Open Buddha

Open Source Buddhism, Technology, and Geekery
Bay Area, California

The Teacup and the Skullcup

I had a new book arrive today, The Teacup and the Skullcup: Chogyam Trungpa on Zen and Tantra. I’ve been looking forward to reading this book for a while. This book is a drawn from two seminars that Trungpa did on Zen and Tantra in 1974, early in his teaching career.

Much of his later work with the Shambhala Tradition drew on his love of aspects of Japanese culture. I’ve known quite a few people that did not appreciate this but I’ve always found it to be interesting and, in a way, perhaps echoes the situation that we find ourselves in today where people often have a background in multiple Buddhist traditions or have teachers from different schools. The 21st century has the potential to be a renaissance in Buddhism through the diversity of the various traditions coming together in our more global age. I felt that Trungpa was ahead of the curve in many ways here.

Just randomly opening a page, I found an emblematic quote:

"The practitioner's work is communication, relating with energy and so forth; and that brings the notion of visualizations and mantra practices. Visualizations are not regarded as developing magical powers, nor is visualizing regarded as imagining. But you begin to associate with such basic truth that you automatically have a sense of the visualization you are practicing. The visualization becomes a natural situation rather than something specially imposed on you, as if you were trying to imagine another culture's view og God. Everything has to do with seeing the nature of reality as it is. Mantra, for example, is just the sound or utterance of the universe, which has been developed in a certain formula. But that formula has nothing to do with repeating the divine and sacred names of God, particularly. The sacredness of the vajrayana tradition is being there, being true, rather than something other than what you have and what you are." (24-25)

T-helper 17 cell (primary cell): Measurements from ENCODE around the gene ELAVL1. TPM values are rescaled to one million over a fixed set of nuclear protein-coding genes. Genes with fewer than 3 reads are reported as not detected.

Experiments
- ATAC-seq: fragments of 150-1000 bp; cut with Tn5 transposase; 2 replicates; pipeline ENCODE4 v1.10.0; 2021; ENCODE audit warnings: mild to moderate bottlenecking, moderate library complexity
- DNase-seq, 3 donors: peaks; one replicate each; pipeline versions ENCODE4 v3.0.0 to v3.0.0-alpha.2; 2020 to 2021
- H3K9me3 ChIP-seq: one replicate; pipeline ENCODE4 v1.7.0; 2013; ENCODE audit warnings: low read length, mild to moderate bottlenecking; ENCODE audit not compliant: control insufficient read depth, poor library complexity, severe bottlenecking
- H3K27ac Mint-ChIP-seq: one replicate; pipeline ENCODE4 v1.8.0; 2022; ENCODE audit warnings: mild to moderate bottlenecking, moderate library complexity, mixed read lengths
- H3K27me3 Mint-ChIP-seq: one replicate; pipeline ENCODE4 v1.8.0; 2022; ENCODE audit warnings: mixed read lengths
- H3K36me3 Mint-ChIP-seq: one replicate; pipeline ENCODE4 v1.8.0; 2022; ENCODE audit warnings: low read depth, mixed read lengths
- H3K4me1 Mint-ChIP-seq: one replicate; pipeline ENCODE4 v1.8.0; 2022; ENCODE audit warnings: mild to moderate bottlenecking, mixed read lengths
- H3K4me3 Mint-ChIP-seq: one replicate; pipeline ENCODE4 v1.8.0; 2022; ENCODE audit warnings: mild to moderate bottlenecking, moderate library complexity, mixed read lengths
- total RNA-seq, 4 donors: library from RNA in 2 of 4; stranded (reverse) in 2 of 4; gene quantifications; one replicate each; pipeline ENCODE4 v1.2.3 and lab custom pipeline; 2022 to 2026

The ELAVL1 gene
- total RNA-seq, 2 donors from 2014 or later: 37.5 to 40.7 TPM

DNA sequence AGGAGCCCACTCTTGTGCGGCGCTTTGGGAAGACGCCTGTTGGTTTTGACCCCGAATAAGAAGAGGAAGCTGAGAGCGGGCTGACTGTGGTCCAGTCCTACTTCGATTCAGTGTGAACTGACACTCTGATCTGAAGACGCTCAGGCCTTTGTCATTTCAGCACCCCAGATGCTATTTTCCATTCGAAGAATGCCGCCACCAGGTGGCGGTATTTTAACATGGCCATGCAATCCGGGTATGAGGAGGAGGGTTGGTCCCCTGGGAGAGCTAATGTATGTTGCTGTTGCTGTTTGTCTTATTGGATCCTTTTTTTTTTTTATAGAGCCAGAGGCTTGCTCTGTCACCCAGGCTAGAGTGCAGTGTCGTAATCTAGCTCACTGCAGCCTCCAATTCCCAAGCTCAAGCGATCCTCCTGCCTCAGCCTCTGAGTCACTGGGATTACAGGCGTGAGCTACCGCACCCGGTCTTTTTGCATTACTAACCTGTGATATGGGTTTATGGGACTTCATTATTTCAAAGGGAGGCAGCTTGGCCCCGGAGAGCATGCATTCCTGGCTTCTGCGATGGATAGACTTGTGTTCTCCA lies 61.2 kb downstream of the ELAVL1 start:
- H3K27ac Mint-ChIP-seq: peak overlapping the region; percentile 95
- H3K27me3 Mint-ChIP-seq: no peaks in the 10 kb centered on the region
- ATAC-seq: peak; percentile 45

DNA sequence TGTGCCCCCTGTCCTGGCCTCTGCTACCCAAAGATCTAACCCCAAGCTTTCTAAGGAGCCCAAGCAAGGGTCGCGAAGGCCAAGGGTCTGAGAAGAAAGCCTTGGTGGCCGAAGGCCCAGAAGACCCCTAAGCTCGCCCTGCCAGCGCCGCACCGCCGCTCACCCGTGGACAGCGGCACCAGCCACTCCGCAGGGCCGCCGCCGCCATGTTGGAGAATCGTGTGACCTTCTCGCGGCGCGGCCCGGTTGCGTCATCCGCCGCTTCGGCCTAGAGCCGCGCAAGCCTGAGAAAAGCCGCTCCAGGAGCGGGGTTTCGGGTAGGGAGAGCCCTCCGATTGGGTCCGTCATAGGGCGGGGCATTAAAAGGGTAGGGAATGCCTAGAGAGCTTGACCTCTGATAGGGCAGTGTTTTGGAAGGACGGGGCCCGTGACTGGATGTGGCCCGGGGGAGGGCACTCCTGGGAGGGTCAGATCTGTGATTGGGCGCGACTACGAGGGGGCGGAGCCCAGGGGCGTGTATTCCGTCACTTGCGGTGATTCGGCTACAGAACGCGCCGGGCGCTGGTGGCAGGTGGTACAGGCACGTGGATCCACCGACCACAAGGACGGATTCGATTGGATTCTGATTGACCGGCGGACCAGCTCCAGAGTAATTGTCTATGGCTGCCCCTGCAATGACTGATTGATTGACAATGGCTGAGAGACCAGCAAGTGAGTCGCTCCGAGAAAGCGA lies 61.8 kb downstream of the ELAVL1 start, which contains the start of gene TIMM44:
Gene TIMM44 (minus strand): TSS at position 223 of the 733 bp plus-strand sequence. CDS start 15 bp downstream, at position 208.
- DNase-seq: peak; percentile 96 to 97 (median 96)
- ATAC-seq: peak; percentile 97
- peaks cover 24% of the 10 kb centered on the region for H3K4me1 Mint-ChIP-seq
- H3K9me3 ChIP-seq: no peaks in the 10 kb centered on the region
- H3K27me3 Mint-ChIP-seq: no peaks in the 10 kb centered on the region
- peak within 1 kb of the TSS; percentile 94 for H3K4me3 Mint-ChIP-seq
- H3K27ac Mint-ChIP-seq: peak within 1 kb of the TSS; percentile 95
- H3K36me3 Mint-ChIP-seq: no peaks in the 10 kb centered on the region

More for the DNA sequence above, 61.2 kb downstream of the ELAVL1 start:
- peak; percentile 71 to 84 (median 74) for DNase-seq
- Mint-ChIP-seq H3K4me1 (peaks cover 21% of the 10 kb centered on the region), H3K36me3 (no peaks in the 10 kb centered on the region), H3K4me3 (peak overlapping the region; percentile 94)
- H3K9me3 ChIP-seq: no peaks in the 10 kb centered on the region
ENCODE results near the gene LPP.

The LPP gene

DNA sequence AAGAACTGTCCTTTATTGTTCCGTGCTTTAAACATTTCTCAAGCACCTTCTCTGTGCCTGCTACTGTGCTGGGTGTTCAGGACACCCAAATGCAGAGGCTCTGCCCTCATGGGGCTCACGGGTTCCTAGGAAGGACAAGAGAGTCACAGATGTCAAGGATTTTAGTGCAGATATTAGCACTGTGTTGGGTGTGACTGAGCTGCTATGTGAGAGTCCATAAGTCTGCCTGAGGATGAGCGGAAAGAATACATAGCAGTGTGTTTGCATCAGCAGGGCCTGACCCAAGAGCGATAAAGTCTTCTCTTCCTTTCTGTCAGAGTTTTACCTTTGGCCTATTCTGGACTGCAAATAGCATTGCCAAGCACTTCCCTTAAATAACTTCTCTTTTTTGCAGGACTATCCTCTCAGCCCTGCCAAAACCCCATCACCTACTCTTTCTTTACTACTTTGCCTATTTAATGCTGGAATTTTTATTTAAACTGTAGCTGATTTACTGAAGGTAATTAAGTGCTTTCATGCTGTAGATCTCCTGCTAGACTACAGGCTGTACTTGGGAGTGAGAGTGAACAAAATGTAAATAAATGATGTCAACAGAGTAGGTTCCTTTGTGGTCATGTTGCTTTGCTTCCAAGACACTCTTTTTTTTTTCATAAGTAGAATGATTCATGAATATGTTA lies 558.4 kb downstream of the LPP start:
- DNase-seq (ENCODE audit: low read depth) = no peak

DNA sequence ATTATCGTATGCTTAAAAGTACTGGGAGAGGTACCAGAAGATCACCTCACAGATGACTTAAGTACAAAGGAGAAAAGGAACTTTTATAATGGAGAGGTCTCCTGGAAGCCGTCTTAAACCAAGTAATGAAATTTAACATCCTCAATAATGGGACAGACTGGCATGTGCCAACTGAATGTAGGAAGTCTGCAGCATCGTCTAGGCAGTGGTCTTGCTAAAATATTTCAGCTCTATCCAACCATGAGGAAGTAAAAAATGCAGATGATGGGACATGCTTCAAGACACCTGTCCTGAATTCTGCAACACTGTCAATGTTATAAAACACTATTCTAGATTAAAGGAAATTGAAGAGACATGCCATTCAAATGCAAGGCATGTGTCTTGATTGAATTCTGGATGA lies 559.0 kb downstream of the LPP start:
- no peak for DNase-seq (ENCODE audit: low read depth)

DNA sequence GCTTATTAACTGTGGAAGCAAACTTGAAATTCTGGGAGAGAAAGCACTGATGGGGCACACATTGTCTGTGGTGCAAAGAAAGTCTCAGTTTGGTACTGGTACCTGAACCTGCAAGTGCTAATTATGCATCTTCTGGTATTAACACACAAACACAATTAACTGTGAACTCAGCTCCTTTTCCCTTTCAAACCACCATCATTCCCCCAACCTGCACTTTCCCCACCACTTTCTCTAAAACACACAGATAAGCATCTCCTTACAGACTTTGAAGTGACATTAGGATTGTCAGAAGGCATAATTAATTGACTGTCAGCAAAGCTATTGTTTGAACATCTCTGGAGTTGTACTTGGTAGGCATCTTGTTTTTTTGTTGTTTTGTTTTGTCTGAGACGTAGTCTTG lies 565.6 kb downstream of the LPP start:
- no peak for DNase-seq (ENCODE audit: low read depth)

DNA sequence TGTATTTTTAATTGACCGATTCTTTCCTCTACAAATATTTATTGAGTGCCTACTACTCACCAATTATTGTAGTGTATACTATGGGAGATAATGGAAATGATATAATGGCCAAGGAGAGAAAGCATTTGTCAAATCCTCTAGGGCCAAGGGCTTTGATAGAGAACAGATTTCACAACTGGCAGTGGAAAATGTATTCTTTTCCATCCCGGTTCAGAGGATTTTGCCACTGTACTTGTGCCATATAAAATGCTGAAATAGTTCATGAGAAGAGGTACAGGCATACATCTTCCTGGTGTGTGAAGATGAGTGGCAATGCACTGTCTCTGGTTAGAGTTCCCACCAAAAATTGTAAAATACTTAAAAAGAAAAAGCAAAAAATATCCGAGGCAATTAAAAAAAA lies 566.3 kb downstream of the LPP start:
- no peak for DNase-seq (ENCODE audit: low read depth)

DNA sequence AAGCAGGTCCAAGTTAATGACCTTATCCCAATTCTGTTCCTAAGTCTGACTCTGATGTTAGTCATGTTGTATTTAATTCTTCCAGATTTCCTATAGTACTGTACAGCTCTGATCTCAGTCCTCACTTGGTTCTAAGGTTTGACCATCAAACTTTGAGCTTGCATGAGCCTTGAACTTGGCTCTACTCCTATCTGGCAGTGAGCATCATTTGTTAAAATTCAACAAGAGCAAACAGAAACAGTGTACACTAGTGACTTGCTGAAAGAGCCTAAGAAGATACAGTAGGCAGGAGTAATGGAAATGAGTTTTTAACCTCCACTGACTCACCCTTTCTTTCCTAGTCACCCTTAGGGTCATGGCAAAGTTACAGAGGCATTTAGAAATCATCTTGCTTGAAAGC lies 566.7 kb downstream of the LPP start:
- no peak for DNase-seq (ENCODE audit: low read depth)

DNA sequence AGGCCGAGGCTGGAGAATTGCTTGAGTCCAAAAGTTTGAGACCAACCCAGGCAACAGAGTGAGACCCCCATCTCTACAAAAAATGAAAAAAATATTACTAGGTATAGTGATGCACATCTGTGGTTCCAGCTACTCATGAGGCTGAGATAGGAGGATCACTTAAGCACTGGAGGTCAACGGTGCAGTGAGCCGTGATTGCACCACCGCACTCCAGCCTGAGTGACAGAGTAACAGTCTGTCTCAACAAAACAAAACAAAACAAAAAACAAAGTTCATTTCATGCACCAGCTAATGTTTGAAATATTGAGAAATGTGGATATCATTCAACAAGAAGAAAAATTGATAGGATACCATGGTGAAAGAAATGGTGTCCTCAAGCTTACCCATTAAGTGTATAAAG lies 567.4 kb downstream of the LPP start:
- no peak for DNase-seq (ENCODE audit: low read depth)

I’m a large fan of Trungpa’s work as a teacher, partially because of and partially in spite of the manner of his life and death. For those that don’t know, Trungpa died of alcohol related issues and was known for some rather extreme behavior at times. I’ve always found a lot of value in his teachings concerning Buddhism and I’ve been able to relate to him, at least when I read his work, as a human being, flawed as all of us are, because of the issues concerning his life and death. Given my current connection with Japanese traditions and my background in Tibetan ones, I expect that this will be an interesting work.